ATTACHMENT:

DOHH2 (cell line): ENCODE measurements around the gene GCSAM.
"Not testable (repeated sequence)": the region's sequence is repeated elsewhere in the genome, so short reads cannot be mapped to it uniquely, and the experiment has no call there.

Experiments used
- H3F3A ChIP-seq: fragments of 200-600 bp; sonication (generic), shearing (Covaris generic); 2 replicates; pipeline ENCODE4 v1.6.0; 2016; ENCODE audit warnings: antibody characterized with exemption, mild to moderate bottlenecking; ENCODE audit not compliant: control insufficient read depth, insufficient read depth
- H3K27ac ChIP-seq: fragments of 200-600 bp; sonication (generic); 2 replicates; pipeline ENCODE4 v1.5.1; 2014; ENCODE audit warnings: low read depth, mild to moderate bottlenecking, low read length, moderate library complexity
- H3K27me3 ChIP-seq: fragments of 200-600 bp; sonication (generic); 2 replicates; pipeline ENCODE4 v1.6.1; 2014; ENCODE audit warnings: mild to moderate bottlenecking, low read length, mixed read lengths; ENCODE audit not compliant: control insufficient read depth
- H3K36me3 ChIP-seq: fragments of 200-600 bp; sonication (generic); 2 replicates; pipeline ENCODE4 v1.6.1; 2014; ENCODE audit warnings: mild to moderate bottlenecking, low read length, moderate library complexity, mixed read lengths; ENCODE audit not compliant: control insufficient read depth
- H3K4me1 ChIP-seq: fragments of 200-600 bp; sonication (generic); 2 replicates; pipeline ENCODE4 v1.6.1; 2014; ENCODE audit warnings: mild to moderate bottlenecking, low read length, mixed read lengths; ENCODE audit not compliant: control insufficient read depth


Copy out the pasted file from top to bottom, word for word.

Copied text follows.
DOHH2 (cell line): ENCODE measurements around the gene GCSAM.
"Not testable (repeated sequence)": the region's sequence is repeated elsewhere in the genome, so short reads cannot be mapped to it uniquely, and the experiment has no call there.

Experiments used
- H3F3A ChIP-seq: fragments of 200-600 bp; sonication (generic), shearing (Covaris generic); 2 replicates; pipeline ENCODE4 v1.6.0; 2016; ENCODE audit warnings: antibody characterized with exemption, mild to moderate bottlenecking; ENCODE audit not compliant: control insufficient read depth, insufficient read depth
- H3K27ac ChIP-seq: fragments of 200-600 bp; sonication (generic); 2 replicates; pipeline ENCODE4 v1.5.1; 2014; ENCODE audit warnings: low read depth, mild to moderate bottlenecking, low read length, moderate library complexity
- H3K27me3 ChIP-seq: fragments of 200-600 bp; sonication (generic); 2 replicates; pipeline ENCODE4 v1.6.1; 2014; ENCODE audit warnings: mild to moderate bottlenecking, low read length, mixed read lengths; ENCODE audit not compliant: control insufficient read depth
- H3K36me3 ChIP-seq: fragments of 200-600 bp; sonication (generic); 2 replicates; pipeline ENCODE4 v1.6.1; 2014; ENCODE audit warnings: mild to moderate bottlenecking, low read length, moderate library complexity, mixed read lengths; ENCODE audit not compliant: control insufficient read depth
- H3K4me1 ChIP-seq: fragments of 200-600 bp; sonication (generic); 2 replicates; pipeline ENCODE4 v1.6.1; 2014; ENCODE audit warnings: mild to moderate bottlenecking, low read length, mixed read lengths; ENCODE audit not compliant: control insufficient read depth